The following are some items that may be of interest:
1. The Michigan Catholic Conference released a letter urging the faithful to vote against a state ballot initiative that would establish reproductive justice as a constitutional right. One of the reasons offered by the bishops was the false claim that Proposal 3 would allow youth of any age to access gender-affirming medical care without parental knowledge or consent. Current polls show Michiganders are likely to pass Proposal 3, though it may be a close vote.
2. Bishop Peter Christensen of Boise asked Saint Alphonsus Health System with withdraw its sponsorship of the city’s Pride celebrations in September. Christensen said in a brief statement, “We oppose the messages promoted through events like the ‘Drag Story Time’ and ‘Drag Kids’ for obvious reasons, particularly the exploitation of children and young adults.” Other organizations also pulled their sponsorship, leading Boise Pride to postpone the children’s drag show.
3. Pax Christi New York honored gay advocate Brendan Fay with its 2022 Eileen Egan Peacemaker Award in a ceremony earlier this year, citing not only his work for nuclear disarmament, but LGBTQ+ rights. Rosemarie Pace, a leader of the chapter, commented, “You fought the nonviolent fight for gay rights with respectful persistence. When you were blocked from one space you created another and ultimately were accepted where you had been unwelcome.”
4. LGBTQ+ advocates in Lima, Peru expressed concern after a conservative Catholic was elected the city’s mayor. Rafael López Aliaga, who is a member of Opus Dei, won a tight election in a context where anti-transgender politics are rising. Previously, he has expressed concern about the “homosexualization” of children and threats of “gender ideology,” according to the Washington Blade. While López has signaled support for same-gender civil unions, advocates in the city worry the new mayor will rollback non-discrimination protections and approval for Pride celebrations.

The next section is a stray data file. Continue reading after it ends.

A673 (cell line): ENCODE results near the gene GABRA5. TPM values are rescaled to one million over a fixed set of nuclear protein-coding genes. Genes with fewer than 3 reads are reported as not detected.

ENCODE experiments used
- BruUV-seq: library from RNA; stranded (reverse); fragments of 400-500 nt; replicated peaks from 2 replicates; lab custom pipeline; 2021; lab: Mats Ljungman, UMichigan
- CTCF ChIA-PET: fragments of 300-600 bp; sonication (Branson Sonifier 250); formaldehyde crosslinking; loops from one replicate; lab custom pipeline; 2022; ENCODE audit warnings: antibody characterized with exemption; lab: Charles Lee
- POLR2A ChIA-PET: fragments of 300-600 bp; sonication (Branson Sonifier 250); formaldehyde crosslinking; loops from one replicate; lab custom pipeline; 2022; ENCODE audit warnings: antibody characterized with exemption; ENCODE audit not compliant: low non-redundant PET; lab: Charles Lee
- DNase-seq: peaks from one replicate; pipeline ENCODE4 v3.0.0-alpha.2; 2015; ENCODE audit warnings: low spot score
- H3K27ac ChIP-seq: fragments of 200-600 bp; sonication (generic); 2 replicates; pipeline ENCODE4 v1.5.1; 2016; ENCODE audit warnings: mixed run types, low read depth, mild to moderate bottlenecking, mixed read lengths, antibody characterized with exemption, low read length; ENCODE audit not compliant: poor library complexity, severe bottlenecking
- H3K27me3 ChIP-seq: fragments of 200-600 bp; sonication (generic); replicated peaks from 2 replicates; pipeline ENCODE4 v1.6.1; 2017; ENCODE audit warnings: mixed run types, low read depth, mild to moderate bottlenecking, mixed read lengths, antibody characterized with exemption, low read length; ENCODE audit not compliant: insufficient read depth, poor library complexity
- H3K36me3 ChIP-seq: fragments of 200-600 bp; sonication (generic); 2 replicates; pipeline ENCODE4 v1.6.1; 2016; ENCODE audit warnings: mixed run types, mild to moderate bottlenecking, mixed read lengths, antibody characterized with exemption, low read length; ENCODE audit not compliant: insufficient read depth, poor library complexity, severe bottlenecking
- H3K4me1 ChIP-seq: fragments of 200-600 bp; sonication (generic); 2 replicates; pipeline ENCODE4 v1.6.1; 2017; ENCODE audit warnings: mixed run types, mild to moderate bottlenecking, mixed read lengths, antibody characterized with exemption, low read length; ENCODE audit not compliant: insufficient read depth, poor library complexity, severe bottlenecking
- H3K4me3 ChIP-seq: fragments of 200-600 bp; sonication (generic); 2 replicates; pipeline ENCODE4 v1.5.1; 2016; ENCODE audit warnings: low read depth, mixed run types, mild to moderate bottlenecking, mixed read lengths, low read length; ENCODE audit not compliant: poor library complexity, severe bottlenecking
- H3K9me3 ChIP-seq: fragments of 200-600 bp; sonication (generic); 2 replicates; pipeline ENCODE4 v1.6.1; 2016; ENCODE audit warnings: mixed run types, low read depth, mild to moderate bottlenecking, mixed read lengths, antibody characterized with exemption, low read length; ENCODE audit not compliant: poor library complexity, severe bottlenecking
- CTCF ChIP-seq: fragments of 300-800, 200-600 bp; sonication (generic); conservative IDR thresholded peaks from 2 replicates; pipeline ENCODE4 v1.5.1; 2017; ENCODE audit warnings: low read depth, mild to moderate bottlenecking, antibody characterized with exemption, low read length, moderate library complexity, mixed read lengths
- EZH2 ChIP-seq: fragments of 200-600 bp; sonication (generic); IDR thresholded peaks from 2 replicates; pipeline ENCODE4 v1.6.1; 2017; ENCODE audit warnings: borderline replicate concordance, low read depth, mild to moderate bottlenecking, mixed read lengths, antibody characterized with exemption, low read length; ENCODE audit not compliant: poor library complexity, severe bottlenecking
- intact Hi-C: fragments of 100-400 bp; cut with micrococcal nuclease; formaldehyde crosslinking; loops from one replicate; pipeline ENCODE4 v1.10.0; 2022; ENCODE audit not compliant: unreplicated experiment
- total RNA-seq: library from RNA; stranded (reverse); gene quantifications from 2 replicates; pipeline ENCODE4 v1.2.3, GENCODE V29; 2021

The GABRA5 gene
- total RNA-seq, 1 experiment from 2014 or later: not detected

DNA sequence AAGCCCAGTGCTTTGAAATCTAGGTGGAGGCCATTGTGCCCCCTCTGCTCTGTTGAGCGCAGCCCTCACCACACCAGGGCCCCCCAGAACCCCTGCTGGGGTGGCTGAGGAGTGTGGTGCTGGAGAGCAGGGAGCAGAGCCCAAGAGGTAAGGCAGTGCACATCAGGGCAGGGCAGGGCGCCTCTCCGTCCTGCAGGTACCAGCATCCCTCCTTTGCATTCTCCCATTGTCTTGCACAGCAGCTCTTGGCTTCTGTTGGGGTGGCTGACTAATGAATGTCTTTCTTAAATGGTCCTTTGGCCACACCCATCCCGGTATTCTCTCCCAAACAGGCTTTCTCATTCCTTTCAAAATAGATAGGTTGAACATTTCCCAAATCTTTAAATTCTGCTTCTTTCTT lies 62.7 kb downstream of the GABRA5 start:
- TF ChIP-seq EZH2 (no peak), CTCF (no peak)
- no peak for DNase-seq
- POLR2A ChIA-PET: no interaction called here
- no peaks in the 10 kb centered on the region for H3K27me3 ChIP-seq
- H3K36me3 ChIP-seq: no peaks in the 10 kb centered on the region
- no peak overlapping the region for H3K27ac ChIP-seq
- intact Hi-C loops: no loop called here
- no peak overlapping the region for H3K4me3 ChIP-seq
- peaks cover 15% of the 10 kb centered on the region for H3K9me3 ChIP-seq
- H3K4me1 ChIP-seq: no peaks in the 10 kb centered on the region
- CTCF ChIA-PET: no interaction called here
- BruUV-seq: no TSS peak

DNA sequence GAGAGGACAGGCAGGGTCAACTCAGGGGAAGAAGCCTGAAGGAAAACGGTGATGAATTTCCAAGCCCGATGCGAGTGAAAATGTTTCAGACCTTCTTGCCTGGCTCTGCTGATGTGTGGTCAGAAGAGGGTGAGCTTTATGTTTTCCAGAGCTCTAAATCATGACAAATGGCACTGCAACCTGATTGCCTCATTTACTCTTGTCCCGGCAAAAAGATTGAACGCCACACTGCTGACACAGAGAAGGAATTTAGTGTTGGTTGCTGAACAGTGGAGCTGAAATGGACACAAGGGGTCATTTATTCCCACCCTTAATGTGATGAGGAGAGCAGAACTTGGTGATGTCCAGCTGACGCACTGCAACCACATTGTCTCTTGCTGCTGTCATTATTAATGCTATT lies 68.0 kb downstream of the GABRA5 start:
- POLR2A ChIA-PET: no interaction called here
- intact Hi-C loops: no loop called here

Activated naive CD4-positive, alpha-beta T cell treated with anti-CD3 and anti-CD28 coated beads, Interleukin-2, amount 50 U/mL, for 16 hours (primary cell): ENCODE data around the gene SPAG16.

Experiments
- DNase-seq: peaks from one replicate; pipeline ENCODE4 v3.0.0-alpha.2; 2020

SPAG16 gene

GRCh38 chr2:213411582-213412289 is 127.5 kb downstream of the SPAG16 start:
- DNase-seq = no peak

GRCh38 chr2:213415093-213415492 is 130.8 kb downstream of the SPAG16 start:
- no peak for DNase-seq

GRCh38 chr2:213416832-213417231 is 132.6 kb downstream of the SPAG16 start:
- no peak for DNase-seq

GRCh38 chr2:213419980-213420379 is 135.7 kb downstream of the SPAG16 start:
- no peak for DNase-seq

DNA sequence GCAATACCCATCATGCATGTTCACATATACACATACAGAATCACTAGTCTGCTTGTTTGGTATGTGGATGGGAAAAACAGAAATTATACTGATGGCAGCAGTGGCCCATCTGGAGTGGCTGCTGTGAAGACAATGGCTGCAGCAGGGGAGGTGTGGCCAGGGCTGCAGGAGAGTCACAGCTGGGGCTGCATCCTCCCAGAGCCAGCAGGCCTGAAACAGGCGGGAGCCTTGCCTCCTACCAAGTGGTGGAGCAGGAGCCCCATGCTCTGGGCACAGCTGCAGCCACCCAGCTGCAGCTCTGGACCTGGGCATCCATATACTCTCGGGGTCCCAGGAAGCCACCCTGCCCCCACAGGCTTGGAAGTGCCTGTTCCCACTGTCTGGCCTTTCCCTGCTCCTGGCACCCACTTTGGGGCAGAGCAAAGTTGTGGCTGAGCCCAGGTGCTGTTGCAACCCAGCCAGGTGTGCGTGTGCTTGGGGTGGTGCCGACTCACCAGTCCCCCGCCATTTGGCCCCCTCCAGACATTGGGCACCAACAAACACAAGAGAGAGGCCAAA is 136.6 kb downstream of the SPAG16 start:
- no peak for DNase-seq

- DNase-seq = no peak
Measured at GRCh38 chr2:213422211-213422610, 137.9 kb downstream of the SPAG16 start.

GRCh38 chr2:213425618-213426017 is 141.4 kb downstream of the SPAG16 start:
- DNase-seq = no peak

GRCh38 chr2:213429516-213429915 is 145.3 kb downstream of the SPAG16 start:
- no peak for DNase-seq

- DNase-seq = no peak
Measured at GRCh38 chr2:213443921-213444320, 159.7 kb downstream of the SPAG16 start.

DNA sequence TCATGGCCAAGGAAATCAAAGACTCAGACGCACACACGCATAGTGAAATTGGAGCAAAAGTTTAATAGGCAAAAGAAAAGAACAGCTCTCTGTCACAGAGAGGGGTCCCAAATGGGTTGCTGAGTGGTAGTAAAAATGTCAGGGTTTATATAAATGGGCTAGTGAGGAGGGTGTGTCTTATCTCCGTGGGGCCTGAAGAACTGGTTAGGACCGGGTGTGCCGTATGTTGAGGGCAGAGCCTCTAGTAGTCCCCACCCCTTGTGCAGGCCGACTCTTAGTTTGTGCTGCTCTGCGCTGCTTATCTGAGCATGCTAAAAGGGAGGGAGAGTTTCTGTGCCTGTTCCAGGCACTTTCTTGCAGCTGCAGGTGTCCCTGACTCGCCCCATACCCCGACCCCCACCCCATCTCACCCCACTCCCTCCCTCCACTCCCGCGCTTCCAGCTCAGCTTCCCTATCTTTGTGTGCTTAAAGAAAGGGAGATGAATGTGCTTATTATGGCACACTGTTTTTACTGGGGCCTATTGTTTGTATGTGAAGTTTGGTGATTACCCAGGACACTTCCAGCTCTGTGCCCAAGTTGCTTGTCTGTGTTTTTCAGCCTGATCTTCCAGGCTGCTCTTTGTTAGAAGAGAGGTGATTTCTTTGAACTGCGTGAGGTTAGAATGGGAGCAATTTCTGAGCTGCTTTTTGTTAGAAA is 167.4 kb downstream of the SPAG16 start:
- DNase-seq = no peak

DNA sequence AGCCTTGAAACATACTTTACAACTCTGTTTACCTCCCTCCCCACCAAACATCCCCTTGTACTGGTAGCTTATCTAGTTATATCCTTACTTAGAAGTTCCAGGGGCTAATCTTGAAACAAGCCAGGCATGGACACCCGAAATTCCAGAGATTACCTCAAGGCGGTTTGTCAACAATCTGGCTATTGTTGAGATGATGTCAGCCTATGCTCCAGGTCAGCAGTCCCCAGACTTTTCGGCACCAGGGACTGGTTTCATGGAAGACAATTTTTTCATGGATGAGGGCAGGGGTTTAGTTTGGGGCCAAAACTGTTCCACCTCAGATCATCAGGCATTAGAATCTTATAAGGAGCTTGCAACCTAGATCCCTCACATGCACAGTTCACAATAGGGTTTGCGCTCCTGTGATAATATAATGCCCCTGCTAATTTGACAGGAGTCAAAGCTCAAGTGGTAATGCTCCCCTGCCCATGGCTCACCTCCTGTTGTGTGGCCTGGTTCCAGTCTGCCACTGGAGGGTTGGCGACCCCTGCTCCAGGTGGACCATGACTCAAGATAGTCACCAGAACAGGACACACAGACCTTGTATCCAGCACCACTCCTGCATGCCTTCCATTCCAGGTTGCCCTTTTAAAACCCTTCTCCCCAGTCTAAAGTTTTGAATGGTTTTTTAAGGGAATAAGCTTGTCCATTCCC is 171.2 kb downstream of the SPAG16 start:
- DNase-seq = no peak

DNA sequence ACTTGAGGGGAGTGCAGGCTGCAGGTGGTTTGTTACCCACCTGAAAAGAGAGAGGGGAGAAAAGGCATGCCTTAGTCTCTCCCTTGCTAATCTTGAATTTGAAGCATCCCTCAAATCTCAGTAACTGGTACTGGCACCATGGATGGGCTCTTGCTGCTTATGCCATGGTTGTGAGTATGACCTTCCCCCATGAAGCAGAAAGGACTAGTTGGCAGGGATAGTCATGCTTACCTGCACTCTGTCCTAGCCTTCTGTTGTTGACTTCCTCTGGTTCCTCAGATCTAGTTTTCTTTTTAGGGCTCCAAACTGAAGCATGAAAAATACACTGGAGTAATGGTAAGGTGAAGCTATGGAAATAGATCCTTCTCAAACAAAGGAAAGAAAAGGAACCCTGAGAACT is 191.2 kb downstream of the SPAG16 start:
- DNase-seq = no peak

5. A gay man in Ohio, Darrell Frye, claimed the Calvary Cemetery in Dayton intentionally removed the date of his wedding from the headstone of his now-deceased spouse, Jason Neto. The couple married in 2016, and then Neto died at the start of the Covid pandemic in 2020. Frye said he asked the Catholic cemetery outright if purchasing a plot as a same-gender couple would be an issue and was told it would not. The headstone was placed this year with the wedding date, but at a later point was removed, and when returned now had the wedding date etched out. Frye commented, “They dug into rock to erase our relationship.” The cemetery has not responded to Frye’s inquiries about the issue, reported WHIO 7.
—Robert Shine (he/him), New Ways Ministry, November 5, 2022